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Construction begins for new youth treatment facility in Carp

The new facility will reduce wait times and expand treatment access for youth struggling with mental health and substance use issues.
Screenshot 2022-06-22 161012
Drawing of a front door view of the new Dave Smith Youth Treatment Centre set to open in Fall of 2023. Photo / DSYTC

The Dave Smith Youth Treatment Centre (DSYTC) broke ground on the construction of its new facility on June 22 in Carp, Ontario. 

The new facility will support Ontario youth aged 13 to 21 who are struggling with mental health and substance use issues. 

"The Dave Smith Youth Treatment Centre will ensure children and youth have a place to turn when they need help," said Member of Provincial Parliament for Kanata-Carleton Merrilee Fullerton. "The centre provides hope for the families and the resources and support that recovering youth need to live full, healthy lives."

At the ground-breaking ceremony, the DSYTC launched its Village of HOPE campaign to raise the remaining $4 million in donations from the community that it needs. The centre has already raised $16 million from donors and government funding, and is expected to open its doors in the fall of 2023.

"COVID-19 has had an enormous impact on the lives of young people," added Cindy Manor, senior director of philanthropy with the DSYTC. "We know they are struggling. Their families are looking for hope. The new facility is going to give us the means to help more kids, more quickly. We're asking everyone to contribute to our Village of HOPE campaign and become part of this incredibly caring community."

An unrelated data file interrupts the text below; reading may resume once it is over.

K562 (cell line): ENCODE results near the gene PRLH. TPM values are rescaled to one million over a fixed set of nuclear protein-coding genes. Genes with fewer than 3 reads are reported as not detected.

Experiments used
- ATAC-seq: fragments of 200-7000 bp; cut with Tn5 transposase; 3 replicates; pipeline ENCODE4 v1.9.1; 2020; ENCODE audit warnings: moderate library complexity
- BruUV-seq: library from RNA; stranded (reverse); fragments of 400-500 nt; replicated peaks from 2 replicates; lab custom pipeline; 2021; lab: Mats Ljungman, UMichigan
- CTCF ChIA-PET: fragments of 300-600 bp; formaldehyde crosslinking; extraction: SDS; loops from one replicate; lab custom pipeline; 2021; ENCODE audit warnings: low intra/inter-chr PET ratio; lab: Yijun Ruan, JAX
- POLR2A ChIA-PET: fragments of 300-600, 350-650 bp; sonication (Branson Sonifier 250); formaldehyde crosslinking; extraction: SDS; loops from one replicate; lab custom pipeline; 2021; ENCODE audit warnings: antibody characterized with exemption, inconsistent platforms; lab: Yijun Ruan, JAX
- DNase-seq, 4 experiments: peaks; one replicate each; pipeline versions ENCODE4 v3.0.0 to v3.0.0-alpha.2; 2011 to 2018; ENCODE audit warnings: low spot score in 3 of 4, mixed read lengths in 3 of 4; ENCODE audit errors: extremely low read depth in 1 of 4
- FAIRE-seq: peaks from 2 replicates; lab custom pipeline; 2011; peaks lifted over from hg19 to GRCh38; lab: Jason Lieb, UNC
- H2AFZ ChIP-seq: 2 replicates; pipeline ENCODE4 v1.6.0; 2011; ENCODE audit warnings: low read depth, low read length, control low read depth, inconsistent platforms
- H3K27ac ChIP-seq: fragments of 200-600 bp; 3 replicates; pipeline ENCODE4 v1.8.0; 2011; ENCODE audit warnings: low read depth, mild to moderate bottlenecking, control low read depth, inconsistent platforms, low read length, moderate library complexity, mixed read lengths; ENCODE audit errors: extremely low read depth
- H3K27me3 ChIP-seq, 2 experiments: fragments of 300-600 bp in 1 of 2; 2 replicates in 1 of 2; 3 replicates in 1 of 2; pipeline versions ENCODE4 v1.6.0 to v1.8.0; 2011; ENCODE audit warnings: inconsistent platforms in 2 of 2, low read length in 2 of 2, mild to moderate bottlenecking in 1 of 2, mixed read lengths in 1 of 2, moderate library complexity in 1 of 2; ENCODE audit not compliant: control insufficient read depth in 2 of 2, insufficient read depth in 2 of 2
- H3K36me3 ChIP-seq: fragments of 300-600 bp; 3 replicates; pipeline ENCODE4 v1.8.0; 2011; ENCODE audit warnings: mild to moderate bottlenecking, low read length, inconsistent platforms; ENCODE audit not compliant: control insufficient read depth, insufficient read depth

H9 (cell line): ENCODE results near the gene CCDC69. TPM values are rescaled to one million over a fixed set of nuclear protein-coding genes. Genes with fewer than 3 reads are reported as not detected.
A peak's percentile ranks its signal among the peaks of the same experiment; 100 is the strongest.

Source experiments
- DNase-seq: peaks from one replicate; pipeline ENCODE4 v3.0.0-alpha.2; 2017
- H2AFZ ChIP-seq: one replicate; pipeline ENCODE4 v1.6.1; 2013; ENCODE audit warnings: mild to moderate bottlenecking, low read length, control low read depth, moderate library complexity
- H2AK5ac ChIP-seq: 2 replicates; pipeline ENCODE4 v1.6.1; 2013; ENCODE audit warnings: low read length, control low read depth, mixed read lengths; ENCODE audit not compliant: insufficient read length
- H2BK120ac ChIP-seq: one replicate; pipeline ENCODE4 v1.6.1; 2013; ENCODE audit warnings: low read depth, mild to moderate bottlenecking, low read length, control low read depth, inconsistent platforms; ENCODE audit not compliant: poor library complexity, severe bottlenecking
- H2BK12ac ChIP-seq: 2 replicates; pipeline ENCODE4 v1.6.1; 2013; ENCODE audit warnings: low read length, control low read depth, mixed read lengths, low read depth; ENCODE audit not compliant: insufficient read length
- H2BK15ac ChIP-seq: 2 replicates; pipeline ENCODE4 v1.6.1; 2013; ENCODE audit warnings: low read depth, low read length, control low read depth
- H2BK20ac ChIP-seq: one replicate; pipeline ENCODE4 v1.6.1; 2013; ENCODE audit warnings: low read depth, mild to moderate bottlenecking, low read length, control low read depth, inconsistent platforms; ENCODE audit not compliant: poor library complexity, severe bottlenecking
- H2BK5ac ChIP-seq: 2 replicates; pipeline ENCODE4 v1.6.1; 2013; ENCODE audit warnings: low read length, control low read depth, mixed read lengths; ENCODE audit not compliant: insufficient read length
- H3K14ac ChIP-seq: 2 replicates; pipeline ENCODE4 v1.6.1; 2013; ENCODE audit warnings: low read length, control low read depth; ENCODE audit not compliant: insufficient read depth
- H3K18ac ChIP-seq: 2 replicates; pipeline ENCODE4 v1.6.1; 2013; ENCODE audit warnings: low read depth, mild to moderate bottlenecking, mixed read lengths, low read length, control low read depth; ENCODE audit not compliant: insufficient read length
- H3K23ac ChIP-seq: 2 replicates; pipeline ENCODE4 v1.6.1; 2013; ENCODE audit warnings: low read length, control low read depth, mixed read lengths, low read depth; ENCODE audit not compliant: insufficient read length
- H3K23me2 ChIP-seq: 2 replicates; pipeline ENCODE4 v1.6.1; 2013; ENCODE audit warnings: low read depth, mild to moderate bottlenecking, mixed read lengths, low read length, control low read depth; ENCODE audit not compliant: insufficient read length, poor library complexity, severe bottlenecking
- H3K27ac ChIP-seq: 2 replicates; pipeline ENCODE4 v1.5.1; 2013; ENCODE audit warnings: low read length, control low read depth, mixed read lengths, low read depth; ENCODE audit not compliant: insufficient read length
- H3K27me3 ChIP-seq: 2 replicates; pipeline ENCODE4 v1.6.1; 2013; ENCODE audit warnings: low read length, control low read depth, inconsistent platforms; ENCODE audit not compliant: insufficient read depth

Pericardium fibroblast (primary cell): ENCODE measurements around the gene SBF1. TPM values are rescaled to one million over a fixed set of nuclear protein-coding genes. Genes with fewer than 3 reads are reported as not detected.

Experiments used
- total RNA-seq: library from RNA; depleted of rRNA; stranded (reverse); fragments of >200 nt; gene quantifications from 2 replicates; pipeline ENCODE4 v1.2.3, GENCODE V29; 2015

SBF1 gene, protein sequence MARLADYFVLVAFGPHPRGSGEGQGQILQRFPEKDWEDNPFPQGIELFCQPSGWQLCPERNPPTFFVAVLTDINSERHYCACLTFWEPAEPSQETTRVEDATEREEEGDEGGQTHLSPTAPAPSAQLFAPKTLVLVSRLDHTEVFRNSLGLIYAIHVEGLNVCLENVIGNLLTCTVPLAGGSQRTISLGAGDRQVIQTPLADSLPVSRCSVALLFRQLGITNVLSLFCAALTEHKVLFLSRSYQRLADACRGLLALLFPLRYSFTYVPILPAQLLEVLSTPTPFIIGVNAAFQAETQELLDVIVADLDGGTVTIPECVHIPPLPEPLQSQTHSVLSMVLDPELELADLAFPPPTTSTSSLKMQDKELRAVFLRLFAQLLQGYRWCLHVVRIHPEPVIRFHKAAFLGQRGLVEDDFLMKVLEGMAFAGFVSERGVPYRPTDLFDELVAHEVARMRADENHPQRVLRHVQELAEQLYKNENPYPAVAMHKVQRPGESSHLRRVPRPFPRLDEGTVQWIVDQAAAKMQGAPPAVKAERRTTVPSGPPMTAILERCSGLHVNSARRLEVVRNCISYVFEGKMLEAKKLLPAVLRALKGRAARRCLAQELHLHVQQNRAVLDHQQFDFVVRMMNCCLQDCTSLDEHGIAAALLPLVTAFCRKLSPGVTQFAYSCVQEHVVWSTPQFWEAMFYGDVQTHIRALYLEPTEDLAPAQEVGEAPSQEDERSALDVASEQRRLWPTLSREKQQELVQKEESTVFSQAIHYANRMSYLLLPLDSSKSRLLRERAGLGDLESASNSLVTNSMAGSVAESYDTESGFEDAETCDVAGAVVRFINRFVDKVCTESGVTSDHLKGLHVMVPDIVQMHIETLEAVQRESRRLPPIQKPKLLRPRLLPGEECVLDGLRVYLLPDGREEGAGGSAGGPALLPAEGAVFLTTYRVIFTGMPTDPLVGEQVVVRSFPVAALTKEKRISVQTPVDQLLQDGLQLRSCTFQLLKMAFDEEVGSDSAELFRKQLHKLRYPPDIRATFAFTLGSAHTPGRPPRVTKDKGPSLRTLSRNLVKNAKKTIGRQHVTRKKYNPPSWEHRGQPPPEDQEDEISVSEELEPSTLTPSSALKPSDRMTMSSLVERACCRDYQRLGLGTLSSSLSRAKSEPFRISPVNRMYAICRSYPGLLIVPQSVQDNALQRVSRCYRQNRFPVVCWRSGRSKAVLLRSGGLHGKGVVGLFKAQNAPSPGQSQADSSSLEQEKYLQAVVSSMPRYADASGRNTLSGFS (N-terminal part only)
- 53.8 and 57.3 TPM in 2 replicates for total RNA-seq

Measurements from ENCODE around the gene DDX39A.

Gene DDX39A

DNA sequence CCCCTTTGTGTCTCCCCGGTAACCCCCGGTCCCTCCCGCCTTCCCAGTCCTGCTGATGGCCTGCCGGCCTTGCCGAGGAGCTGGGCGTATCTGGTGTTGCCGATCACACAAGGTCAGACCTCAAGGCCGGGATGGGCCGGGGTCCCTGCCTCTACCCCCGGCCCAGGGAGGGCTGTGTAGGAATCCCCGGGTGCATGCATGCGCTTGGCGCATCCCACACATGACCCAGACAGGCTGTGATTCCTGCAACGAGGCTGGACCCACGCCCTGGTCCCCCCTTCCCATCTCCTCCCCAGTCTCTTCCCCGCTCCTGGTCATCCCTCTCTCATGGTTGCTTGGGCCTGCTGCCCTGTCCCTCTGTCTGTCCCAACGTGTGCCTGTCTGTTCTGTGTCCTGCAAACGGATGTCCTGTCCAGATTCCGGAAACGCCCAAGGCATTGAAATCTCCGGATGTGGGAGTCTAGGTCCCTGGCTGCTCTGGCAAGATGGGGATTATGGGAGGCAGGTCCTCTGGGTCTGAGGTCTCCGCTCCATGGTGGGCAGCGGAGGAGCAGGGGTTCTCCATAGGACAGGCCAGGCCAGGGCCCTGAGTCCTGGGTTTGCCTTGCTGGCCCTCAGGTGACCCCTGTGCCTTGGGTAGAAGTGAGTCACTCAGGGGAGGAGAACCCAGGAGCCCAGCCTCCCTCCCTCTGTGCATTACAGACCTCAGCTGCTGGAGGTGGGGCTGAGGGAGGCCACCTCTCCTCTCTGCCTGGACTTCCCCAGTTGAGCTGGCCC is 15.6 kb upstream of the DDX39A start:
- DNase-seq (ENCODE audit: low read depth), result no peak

Manor's son, Hunter Knight, told The Sam Laprade Show on Thursday, June 23 that he credits the treatment centre for saving his life. 

Knight fell into addiction and struggled with mental health after suffering a concussion from playing hockey. 

"I sought help," said Knight. "I had the support of may family members and was able to turn my life around and get my life back on track."

The new facility will bring all staff and clients together under one roof and will aim to enable a better delivery of enhanced programs and services. It will also help allow expanded treatment capacity by 25 per cent and reduced wait times.

"It's far more than just a building. It's a place where young people who are scared and traumatized will call home for months at a time as they work to heal, learn and recover," said Mike Beauchesne, executive director of the DSYTC. "The expansion of beds will lead to reduced wait times and this is going to make a significant difference for youth and families who are looking for help."

More information about the DSYTC and how to contribute to the Village of HOPE campaign can be found on the centre's website.

Listen to the full interview with Cindy Manor and Hunter Knight below:


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